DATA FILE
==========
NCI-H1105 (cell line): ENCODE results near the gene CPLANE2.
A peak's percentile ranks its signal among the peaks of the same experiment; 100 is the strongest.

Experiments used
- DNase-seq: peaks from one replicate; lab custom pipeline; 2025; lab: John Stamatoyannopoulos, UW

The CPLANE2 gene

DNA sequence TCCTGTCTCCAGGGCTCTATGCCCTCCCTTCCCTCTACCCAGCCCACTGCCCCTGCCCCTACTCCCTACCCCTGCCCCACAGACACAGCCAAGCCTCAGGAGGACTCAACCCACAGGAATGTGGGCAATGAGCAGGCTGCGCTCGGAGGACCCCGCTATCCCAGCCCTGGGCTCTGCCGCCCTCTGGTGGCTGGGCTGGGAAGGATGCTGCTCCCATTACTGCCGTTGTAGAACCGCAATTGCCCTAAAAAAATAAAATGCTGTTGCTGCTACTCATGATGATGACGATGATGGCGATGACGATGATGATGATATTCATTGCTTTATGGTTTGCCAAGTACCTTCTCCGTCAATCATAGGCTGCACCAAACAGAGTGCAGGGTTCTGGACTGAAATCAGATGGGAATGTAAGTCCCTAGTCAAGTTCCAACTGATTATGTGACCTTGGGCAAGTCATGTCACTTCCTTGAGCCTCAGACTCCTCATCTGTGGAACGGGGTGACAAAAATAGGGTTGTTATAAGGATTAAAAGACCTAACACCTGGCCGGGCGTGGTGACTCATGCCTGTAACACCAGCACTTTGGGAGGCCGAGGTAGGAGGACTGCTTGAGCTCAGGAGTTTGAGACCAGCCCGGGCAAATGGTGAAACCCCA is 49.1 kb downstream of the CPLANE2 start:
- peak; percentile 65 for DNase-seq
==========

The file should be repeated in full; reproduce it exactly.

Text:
NCI-H1105 (cell line): ENCODE results near the gene CPLANE2.
A peak's percentile ranks its signal among the peaks of the same experiment; 100 is the strongest.

Experiments used
- DNase-seq: peaks from one replicate; lab custom pipeline; 2025; lab: John Stamatoyannopoulos, UW

The CPLANE2 gene

DNA sequence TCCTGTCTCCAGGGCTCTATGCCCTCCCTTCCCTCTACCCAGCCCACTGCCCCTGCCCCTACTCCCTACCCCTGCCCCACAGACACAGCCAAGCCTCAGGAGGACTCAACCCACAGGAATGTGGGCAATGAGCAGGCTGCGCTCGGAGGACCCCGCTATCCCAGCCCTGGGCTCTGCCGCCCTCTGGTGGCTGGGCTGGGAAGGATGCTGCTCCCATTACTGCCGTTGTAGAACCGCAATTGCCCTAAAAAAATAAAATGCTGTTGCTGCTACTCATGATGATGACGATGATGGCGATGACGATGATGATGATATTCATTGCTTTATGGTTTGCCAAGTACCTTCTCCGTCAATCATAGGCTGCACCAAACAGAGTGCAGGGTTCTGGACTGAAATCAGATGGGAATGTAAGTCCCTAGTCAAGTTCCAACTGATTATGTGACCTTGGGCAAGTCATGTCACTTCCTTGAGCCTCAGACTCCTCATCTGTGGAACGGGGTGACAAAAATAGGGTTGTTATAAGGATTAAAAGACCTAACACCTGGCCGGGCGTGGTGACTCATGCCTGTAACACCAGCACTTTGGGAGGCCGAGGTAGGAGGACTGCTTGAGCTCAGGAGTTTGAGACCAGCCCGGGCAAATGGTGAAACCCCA is 49.1 kb downstream of the CPLANE2 start:
- peak; percentile 65 for DNase-seq